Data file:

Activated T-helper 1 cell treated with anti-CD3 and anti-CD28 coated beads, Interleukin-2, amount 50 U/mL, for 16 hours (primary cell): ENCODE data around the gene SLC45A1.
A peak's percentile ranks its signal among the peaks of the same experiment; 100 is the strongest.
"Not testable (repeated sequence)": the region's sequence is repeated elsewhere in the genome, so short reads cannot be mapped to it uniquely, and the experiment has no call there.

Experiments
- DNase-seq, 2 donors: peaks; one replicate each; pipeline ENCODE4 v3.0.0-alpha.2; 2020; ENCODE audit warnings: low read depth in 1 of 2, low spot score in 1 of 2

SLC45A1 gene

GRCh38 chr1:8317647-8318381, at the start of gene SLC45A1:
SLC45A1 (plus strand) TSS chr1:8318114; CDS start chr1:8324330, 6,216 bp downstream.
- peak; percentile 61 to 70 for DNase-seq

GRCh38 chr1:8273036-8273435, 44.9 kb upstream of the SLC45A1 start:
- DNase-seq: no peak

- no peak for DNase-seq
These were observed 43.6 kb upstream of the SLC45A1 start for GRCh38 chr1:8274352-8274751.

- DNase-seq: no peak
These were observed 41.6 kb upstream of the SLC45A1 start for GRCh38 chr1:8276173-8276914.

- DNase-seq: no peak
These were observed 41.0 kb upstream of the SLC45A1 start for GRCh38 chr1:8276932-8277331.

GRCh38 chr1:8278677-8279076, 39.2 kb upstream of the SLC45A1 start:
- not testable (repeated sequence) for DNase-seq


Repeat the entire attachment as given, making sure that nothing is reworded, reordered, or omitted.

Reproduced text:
Activated T-helper 1 cell treated with anti-CD3 and anti-CD28 coated beads, Interleukin-2, amount 50 U/mL, for 16 hours (primary cell): ENCODE data around the gene SLC45A1.
A peak's percentile ranks its signal among the peaks of the same experiment; 100 is the strongest.
"Not testable (repeated sequence)": the region's sequence is repeated elsewhere in the genome, so short reads cannot be mapped to it uniquely, and the experiment has no call there.

Experiments
- DNase-seq, 2 donors: peaks; one replicate each; pipeline ENCODE4 v3.0.0-alpha.2; 2020; ENCODE audit warnings: low read depth in 1 of 2, low spot score in 1 of 2

SLC45A1 gene

GRCh38 chr1:8317647-8318381, at the start of gene SLC45A1:
SLC45A1 (plus strand) TSS chr1:8318114; CDS start chr1:8324330, 6,216 bp downstream.
- peak; percentile 61 to 70 for DNase-seq

GRCh38 chr1:8273036-8273435, 44.9 kb upstream of the SLC45A1 start:
- DNase-seq: no peak

- no peak for DNase-seq
These were observed 43.6 kb upstream of the SLC45A1 start for GRCh38 chr1:8274352-8274751.

- DNase-seq: no peak
These were observed 41.6 kb upstream of the SLC45A1 start for GRCh38 chr1:8276173-8276914.

- DNase-seq: no peak
These were observed 41.0 kb upstream of the SLC45A1 start for GRCh38 chr1:8276932-8277331.

GRCh38 chr1:8278677-8279076, 39.2 kb upstream of the SLC45A1 start:
- not testable (repeated sequence) for DNase-seq